Thursday, January 07, 2010


Since having my son, or actually since before even having him, my holidays have changed profoundly. When I was pregnant with him, I had a lot of bleeding in the first few months, and every day, every minute of the day, I thought I was losing him. It was right before Christmas, December 15, 2003, that I had my first ultrasound. I had had a miscarriage a year and a half before and was terrified of going through that again. But this ultrasound showed that he was there and that his heart was beating. I remember standing on the sidewalk outside of the hospital, looking at my first photo of my son, crying in the cold wind, hoping I would be able to see him be born alive.

That same Christmas, just a few days later, we had our big annual family Christmas party with all the aunts and uncles and cousins. I spent half the party in the bathroom bleeding, thinking for sure I was losing him, crying as I heard all my cousins’ many kids running around, being noisy, being kids—kids like I’d never have. But the worst part was overhearing my father complaining to my cousin that he didn’t have any grandkids yet. He actually did have one, only I was bleeding him out.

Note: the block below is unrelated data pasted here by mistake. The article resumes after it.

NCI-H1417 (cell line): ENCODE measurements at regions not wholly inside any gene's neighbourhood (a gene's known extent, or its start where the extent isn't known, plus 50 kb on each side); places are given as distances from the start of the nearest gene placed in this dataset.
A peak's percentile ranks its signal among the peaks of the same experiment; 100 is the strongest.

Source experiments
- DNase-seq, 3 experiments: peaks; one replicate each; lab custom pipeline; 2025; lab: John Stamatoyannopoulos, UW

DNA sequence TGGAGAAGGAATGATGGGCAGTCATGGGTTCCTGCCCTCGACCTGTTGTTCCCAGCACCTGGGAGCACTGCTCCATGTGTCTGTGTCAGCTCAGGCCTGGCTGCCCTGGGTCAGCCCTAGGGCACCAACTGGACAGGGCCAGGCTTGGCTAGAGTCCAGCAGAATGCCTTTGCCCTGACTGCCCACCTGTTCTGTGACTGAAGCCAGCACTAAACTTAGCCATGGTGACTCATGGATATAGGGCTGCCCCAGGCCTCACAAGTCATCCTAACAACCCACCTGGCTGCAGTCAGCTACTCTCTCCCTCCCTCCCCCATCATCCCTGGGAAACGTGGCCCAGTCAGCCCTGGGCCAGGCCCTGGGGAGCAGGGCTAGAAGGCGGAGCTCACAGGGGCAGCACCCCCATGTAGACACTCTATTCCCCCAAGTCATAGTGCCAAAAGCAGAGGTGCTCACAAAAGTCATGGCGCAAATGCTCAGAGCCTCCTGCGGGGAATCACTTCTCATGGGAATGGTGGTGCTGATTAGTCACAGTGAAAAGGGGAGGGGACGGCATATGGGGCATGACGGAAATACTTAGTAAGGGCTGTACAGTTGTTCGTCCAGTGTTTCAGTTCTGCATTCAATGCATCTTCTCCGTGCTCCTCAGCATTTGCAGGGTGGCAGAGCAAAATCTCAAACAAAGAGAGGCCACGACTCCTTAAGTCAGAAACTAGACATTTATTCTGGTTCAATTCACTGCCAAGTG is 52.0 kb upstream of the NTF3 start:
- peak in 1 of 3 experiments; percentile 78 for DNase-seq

But my son did survive and was born, the following July. The doctors weren’t sure what was going on with him and told me “mental retardation, heart problems, and die before age 1.” But he did live, and he has a “normal, healthy heart,” the cardiologist told us months later, and he is very bright. But that first Christmas with him, when he was 5 months old, was bittersweet. I knew by then that he didn’t have the condition that would have caused him to die before age 1. But that dire prognosis was never far from my mind. It never really went away—and that feeling of being so close to the brink never has gone away, even 5 years later.

Now things have calmed down, and even though he has had eight surgeries so far, his doctor visits are less frequent, and he's doing really well. He is thriving in kindergarten, making new friends, reading and writing. But every year when we have that family Christmas party, I take a moment to pause, close my eyes, and listen to the excited sounds of all the kids right before Christmas, talking about what presents they are hoping to get. And I make out my own son’s laughter in that crowd. Now he is just here, a kid like any other, a part of our family among all the other kids. But I will never forget what it took to get us here.